Overall the Year 2 students and I have had a very interesting time in library lessons this term. We have used maps, turned the library into a makerspace to design and make, read good literature, put ourselves in others' shoes, watched film clips and been surprised at just what is happening charity and bike-wise.


Monday, August 28, 2017

28th August Book Week 2017

Well, Book Week 2017 has come and gone. The Early Childhood list of books didn't particularly inspire me to do great things with the books and children, but we did read them. As predicted Chip by Kylie Howarth was the big winner with the children in Kindergarten and Year 1. The library now has masses of seagulls flying 'aerobatically' around the library. It was interesting the connections the children made between the books. The biggest connection was one I hadn't predicted or planned for... and it was that three of the titles The Snow Wombat, Go Home Cheeky Animals  and Gary all had a map in them. Maps are in the new Geography syllabus and Kindergarten were right into following the trail of Gary and the wombat. They were very keen to discuss whether Gary and the wombat took the quickest routes home and if they didn't, why not? When I shared Snow Wombat I also shared Penelope the Pygmy Possum as it too is set in the high country, and the children were keen to draw a map to show where Penelope's partner went to get back to her.

The reading of the road signs in The Snow Wombat  also set the children off on a tangent about what they meant and Kindergarten who had studied Australian animals last term wanted to revisit Sebastian Lives in a Hat  and Wilhelmina Wombat, two books about orphaned wombats. 

The thing that surprised me most sharing the shortlisted books was how little my city-living 5 to 7 year olds knew about living on a farm, living a long way from a city or what it meant to live with a drought. These experiences are just so far removed from any experiences they have had. They are well-travelled but not within Australia. They loved the 'mud' page in All I Want for Christmas is Rain and given more time I think doing an art activity that involved painting with mud or a collage  like those in Nannie Loves would have been worthwhile.

Other events, such as  tabloid reading activities that all the teachers, class and specialists got involved in were well-received  and the children were quick to tell me where they had been and what was read. The teachers all wrote a Book Week message to go with their chosen book and then the books were displayed in the library for loan.

Oh well, now for Book Week 2018 and its Early Childhood Shortlist. Let's hope there's more to work with and a little more depth. It tends to sell the children it is supposed to be for, very short.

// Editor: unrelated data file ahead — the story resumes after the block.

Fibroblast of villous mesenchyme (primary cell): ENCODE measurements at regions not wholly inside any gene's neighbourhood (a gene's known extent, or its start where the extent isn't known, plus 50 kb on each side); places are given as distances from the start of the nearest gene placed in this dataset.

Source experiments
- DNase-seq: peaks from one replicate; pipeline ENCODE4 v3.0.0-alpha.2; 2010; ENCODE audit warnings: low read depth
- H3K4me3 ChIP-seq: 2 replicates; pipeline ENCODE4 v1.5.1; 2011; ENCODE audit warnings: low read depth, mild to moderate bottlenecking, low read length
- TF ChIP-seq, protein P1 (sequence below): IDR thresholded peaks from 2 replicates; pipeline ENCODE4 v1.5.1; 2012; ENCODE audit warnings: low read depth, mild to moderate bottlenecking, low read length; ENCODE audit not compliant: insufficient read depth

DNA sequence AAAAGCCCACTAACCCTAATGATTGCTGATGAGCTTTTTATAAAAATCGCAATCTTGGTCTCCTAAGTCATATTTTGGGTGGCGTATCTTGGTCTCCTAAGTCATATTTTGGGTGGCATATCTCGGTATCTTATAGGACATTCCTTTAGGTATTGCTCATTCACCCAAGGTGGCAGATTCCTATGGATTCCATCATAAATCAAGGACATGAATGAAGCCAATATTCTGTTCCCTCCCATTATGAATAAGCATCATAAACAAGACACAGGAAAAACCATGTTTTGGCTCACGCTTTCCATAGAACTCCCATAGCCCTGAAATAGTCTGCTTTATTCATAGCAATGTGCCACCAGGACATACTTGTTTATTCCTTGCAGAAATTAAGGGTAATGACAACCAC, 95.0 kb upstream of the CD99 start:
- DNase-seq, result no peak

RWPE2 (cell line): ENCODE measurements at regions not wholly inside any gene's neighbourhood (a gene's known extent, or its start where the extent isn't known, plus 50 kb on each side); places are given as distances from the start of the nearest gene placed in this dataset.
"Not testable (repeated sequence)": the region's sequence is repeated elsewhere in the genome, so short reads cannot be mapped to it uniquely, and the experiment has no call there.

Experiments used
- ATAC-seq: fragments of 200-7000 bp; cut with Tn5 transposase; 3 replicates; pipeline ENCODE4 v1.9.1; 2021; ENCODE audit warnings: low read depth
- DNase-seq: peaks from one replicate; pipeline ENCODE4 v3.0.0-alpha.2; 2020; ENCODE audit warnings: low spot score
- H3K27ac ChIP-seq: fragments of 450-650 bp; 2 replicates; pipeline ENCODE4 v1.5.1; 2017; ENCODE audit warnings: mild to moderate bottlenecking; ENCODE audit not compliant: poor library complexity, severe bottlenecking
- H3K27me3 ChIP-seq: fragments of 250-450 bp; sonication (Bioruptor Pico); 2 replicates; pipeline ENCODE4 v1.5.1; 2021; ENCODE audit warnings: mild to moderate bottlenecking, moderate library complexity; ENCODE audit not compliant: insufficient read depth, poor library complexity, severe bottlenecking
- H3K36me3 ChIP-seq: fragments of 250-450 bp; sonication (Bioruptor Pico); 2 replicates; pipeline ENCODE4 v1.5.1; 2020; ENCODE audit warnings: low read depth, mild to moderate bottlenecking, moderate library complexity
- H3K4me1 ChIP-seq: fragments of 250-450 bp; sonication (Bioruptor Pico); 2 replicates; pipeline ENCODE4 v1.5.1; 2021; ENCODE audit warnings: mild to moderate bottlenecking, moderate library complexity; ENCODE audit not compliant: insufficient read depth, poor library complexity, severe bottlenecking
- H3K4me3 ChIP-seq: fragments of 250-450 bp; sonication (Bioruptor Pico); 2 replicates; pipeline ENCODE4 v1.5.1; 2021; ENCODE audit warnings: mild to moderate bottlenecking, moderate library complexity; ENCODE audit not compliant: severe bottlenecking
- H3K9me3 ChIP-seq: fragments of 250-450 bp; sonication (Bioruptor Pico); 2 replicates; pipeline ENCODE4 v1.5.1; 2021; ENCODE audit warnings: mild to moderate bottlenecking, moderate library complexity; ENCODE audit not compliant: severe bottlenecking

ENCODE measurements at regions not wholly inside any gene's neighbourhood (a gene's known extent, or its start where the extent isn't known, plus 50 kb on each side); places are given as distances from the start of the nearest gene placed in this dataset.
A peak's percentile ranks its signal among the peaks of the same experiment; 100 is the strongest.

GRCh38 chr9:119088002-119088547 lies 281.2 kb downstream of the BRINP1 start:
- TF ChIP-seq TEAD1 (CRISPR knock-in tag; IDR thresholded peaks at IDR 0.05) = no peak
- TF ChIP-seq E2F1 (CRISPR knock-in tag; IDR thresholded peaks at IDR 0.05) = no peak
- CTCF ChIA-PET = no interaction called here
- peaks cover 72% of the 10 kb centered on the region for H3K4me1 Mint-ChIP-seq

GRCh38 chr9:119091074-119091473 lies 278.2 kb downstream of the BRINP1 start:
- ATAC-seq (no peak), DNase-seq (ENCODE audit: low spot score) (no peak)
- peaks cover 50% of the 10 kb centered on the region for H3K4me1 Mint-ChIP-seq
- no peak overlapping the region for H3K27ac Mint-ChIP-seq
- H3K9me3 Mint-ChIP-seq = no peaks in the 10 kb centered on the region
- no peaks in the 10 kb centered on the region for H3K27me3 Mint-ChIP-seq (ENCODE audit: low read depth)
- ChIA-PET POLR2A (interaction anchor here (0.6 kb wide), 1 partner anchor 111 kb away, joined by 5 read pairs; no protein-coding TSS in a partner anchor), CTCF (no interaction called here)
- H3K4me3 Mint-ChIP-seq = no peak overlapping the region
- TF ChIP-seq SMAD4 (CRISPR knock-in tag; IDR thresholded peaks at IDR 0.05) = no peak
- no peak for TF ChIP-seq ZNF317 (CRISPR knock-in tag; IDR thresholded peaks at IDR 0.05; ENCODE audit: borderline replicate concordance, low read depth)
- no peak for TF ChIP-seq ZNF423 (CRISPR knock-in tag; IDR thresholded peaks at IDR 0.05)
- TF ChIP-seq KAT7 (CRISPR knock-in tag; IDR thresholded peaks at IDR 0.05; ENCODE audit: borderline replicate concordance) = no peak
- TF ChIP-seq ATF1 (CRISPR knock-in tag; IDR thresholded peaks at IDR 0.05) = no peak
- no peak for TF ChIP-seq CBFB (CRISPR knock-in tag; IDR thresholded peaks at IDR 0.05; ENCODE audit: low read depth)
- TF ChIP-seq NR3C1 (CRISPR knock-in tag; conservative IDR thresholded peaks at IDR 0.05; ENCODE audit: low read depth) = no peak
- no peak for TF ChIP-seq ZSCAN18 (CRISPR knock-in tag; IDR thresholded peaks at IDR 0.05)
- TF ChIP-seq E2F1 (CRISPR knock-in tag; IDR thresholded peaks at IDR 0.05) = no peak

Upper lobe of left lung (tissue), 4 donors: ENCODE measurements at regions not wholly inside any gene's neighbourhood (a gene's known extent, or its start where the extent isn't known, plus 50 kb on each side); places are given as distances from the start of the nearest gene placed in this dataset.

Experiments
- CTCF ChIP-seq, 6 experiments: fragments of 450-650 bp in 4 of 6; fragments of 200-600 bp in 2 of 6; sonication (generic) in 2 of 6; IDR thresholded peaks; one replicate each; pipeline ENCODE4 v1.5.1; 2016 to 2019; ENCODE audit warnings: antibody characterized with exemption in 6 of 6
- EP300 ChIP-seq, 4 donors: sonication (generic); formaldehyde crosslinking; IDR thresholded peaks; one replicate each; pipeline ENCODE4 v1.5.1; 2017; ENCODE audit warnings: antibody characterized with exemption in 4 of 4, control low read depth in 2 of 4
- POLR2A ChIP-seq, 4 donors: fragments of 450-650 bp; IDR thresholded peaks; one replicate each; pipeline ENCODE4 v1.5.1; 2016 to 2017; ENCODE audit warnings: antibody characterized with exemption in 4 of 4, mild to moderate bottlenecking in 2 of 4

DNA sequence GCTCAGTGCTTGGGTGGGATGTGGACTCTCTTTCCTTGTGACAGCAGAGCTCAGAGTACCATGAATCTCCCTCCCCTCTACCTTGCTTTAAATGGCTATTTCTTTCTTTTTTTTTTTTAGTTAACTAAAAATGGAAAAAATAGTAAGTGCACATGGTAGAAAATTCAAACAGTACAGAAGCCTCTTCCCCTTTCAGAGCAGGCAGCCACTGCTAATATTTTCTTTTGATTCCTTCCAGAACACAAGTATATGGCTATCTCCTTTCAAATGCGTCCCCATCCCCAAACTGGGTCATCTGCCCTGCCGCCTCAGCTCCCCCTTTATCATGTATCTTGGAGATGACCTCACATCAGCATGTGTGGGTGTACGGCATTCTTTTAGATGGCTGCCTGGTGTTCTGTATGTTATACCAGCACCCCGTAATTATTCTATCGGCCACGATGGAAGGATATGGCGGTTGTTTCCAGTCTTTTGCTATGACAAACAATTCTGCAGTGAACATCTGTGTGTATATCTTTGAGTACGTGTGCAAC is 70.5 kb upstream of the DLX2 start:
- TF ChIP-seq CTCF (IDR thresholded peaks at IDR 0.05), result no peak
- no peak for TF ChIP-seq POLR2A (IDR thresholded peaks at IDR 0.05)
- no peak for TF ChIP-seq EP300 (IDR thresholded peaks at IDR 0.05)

Saturday, August 12, 2017

August Platypus Month

If you live in the Australian Capital Territory during August you can be on a platypus watch. How exciting. These animals are  special, but elusive, so to see one in its natural habitat would be so memorable. There is a good summary of what to know about platypuses here.

There is not an abundance of picture books about the platypus. Unlike echidnas, possums, wombats, kangaroos, bilbies and koalas who feature in stories and expository texts, platypus don't  and when they do they are often not written or illustrated by Australians.

Sue Whiting and Mark Jackson's  Platypus  is the most recent and the best. This book is part of the wonderful Nature Storybook series where there is two fonts, one telling a narrative and the other giving facts about the animal.  These other three are older, but they will add to your knowledge and allow the reader to see the platypus as a story character and learn some of the Aboriginal Dreamtime connection it has and they are published in Australia.

Little Platypus by Nette Hilton and Nina Rycroft
• The Platypus What is it? by Jo Brice and Gregory Rogers
The Little Platypus and the Fire Spirit by Mundara Koran



12th August World Elephant Day

On August 12 World Elephant Day asks us to help conserve and protect elephants from the numerous threats they face.



It is not hard to feel empathy for elephants. It is not hard to get very young children interested in elephants either. There are so many picture books and  short novels for young children that introduce them to some of the difficulties faced by elephants. Recently a group of students and I shared Queenie by Corinne Fenton and we had a long discussion about whether or not elephants should be used to 'ferry' people around zoos. The World's Greatest Elephant by Ralph Helfer is a good book to share to discuss whether elephants should be part of a circus. One Step at a Time by Jane Jolly and Faithful Elephants  by Yukio Tsuchiya allow children to see how elephants can be innocent bystanders in a war.

Two chapter books that my Year 2 and 3 readers enjoy, but are moved to talk about are Tua and the Elephant  by Randall Harris and Akimbo and the Elephants by Alexander McCall Smith.

There are so many wonderful books to introduce children to the marvels of elephants, both expository texts and faction, where they can learn about their life in the wild and what threatens their existence.





For more elephant picture books look here.

Tuesday, July 25, 2017

29th July International Tiger Day

I have written about this celebration before here, but I need to tell you about some tiger books that have been added to the library since then and two of them are never in the library. As soon as they are returned, they leave again. They are:
• There's a Tiger in the Garden  by Lizzy Stewart
• Tiger in a Tutu by Fabi Santiago.

As well, this year I have purchased these
Cinnamon  a fable by Neil Gaiman.
Never Tickle a Tiger by Pamela Butchart
Goodnight Tiger  by Timothy Knapman
Tiger Tiger  by Jonny Lambert

There are 125 fiction books in the library featuring tigers as well as several lovely nonfiction titles, so come the end of the month the library will be roaring with tigers!